vocalists, drummer Chris Day and frontman Dustin Holmer solidified the monster collection of talent to create Fist Fight.
With decades of collective experience in the music industry, the members of Fist Fight come from an impressive resume of bands, of which a partial list includes Less Than Under, Chromax, Control Element, Guilty Of Aggression, Skapegoat and Ceverence. Their members have also performed alongside well-known bands such as Hed PE, Snot, Motograter, Hemlock, LA Guns, White Lion and Chimera, to name just a few. Through hard work and natural talent, Fist Fight is poised to set the metal world on fire with an explosive sound that, prior to the band's inception, was unheard of.
Fist Fight uses Shure Microphones, Gibson, Jackson, Epiphone and BC Rich Guitars, four and five-string Schecter Basses, Dunlop Sharp Picks, POD Pros, Mesa Boogie Amps, Peavey/Carvin Cabs, Eminence Speakers, SWR Workingman and Peavey Heads, Monster Cables, Pearl Export Series Drums, Ziljian Cymbals, Pearl Hardware, Pedalstand Evans/Aquarian Drum Heads and Vic Firth 5b Sticks.
Don't allow yourself to be caught off guard; the era of the mighty Fist Fight has just begun.
Low Down delivers heavy Rock/Blues originals and cover songs from bands like - Stevie Ray Vaughn - Hendrix - Sammy Hagar - Seether - ZZ Topp - Megadeath - Montrose - Clutch - Van Halen - White Zombie... Just to name a few. We play clubs and parties, if your interested in hiring Low Down please PM us \m/
An amalgam of great classic rock & Michael's style of hard rock southern blues. Randy Mosman: Bass/Vox, Craig Jahns: Lead Guitar & Tim Elliott: Drums/Vox
Thousand Frames is a cultivated hard rock collective from the heart of Denver, CO. Formed by singer/songwriters Kyle Kaufman (Crashing Daylight, Forever Waiting) along with Kelsey Marchman (Coriander, Stereoshifter) in December of 2012. Surrounded by powerful melodies and electronic compositions on top of loud guitars and punctual drums, Thousand Frames brings a new perception to the musical experience. With influences like RED, Chevelle, Starset, Sick Puppies, Alter Bridge and Breaking Benjamin, Thousand Frames sets a new standard of unique compositions and new sounds to the Colorado Music Scene. Their purpose is to encourage all individuals to feel inspired and motivated through their personal walk in life.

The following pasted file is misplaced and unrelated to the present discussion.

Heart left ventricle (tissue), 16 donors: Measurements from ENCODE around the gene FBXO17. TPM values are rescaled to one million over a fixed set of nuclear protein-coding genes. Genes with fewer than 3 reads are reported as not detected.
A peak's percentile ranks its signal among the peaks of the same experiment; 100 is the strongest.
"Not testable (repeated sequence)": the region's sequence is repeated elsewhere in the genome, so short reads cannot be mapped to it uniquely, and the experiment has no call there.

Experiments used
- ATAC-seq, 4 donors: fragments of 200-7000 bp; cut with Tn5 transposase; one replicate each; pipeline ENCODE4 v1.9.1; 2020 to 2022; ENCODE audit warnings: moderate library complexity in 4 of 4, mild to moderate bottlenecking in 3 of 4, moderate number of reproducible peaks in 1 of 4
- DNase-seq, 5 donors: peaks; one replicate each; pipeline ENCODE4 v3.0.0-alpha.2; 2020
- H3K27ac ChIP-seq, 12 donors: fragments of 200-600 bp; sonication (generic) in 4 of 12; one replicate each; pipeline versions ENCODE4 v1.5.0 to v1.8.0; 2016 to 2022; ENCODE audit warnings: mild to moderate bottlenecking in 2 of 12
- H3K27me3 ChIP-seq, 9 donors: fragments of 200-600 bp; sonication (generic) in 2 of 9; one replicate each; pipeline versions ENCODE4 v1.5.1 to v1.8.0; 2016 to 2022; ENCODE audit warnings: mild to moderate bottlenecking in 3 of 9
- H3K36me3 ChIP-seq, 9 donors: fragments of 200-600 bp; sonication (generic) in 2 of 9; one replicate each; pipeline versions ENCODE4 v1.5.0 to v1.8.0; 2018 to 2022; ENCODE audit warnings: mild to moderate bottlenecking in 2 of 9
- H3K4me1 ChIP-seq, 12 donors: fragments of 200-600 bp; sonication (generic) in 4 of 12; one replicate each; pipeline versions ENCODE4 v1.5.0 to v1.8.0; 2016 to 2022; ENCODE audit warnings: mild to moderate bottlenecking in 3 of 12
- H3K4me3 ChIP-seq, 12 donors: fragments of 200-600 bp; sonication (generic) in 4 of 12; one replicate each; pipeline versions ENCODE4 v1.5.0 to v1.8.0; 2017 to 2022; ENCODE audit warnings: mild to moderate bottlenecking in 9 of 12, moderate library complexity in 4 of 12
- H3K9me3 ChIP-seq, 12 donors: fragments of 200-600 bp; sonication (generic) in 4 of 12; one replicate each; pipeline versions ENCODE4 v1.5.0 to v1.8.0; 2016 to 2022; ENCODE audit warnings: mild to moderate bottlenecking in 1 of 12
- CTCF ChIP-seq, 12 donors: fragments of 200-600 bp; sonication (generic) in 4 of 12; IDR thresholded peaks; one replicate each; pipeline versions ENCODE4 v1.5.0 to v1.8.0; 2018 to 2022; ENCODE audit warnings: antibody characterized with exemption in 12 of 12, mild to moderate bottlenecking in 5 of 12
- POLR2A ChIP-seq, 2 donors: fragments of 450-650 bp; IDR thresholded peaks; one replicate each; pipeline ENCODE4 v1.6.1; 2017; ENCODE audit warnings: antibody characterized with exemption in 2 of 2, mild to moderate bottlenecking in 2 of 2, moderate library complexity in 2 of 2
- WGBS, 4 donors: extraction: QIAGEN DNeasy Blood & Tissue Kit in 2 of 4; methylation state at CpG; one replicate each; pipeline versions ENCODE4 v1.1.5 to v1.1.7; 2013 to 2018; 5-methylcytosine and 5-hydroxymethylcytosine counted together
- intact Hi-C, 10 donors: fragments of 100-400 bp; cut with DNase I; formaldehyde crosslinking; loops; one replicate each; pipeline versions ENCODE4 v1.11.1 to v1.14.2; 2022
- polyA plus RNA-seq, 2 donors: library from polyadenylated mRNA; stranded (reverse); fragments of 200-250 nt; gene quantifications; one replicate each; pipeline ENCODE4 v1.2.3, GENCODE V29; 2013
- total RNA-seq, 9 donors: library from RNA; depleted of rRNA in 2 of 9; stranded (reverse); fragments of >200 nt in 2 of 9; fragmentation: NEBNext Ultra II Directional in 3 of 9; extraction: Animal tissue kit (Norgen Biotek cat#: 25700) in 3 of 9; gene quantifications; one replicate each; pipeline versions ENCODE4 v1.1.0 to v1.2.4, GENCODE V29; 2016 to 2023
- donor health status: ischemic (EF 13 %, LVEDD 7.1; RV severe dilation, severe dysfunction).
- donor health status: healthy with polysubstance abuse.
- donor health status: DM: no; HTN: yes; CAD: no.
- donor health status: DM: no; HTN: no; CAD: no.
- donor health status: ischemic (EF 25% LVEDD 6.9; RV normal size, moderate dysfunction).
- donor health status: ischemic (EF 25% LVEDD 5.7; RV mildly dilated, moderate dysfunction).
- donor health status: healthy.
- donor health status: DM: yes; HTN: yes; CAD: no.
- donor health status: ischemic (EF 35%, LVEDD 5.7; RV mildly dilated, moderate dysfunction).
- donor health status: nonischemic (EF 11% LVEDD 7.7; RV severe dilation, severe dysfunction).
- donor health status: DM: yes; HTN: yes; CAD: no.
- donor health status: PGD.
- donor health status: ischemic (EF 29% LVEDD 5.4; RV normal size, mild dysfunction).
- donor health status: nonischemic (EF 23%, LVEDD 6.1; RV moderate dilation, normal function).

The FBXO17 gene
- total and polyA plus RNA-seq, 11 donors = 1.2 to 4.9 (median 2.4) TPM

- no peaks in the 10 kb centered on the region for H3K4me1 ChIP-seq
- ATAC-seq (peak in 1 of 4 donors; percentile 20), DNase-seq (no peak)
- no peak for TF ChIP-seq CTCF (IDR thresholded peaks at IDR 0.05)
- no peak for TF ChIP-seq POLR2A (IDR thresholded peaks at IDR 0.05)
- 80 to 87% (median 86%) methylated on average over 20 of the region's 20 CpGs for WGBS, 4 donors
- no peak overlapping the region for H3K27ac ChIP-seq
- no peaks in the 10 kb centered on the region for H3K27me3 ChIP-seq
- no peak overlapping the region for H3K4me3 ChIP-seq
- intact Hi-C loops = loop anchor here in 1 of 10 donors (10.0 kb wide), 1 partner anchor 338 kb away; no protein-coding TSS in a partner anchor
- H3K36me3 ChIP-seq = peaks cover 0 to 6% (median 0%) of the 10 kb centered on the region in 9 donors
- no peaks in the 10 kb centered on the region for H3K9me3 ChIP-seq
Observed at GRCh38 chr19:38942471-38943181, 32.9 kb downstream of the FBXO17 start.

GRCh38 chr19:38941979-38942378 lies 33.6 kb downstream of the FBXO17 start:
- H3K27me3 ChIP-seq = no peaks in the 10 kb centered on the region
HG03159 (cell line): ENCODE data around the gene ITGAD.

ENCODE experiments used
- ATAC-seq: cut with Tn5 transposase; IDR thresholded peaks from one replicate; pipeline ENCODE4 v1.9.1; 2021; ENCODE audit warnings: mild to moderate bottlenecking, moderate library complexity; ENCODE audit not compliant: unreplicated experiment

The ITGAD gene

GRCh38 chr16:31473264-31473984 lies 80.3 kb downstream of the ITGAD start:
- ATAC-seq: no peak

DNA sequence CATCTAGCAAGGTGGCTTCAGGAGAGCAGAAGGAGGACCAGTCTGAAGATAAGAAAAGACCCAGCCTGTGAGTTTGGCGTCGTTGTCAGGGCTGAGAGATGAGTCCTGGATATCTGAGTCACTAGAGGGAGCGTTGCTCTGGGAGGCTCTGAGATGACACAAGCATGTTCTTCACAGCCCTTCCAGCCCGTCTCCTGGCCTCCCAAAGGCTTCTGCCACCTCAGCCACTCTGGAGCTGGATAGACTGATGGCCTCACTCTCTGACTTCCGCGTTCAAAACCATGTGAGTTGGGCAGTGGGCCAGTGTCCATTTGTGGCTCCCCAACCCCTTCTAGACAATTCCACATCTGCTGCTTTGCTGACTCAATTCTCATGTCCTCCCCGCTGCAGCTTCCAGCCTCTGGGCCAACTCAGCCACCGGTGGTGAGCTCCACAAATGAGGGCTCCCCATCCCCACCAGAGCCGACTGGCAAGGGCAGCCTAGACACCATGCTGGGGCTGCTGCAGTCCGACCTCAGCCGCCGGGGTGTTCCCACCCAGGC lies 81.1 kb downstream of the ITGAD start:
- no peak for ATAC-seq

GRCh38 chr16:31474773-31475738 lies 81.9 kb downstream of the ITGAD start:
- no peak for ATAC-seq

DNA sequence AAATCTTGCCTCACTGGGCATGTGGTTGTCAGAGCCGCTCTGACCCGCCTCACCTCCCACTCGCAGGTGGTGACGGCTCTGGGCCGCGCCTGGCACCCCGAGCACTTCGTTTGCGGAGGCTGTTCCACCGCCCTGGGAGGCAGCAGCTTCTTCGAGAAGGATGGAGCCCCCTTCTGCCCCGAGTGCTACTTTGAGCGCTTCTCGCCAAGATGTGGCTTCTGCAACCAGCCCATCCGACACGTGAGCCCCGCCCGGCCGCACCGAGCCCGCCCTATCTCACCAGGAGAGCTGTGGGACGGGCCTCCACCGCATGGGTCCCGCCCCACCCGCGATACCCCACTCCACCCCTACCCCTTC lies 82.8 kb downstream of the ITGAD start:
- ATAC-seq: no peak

Thousand Frames has played across Colorado in venues such as Summit Music Hall, Larimer Lounge, Herman’s Hideaway, Marquis Theater, Sunshine Studios Live, Church Night Club, Oriental Theater, the Moon Room, Merchants Mile High Saloon, Moxi Theater, Lost Lake Lounge, Pit Stop Tavern, and Toad Tavern.
Thousand Frames has opened for Pop Evil, Drowning Pool, RED, Nonpoint, Islander, Butcher Babies, Red Sun Rising, Shaman's Harvest, Them Evils, Icon For Hire, Hell or Highwater, Stitched Up Heart, Convictions, Set for the Fall, Smile Empty Soul, Devour the Day, Adelitas Way, Sons of Texas, Cold Kingdom, Sleep Signals, Righteous Vendetta, and FLAW.
Take a listen to their latest single, “MASQUERADE”, as it takes you into the narrative of hiding under a mask that forces you to accept society the way it is. The single has already garnered airplay on Denver’s Modern Rock Station 93.3 KTCL, 94.3 KILO, Rock Rage Radio, and more.
German hardcore / screamo band formed in October 2005. They consists of actual and former members of Eaves, Glasses, The 244GL, Man The Change, The Tidal Sleep and Engrave.
Right now their line-up exist of six members, three guitar players, a bassist, drummer and vocalist.
The Band broke up in 2015.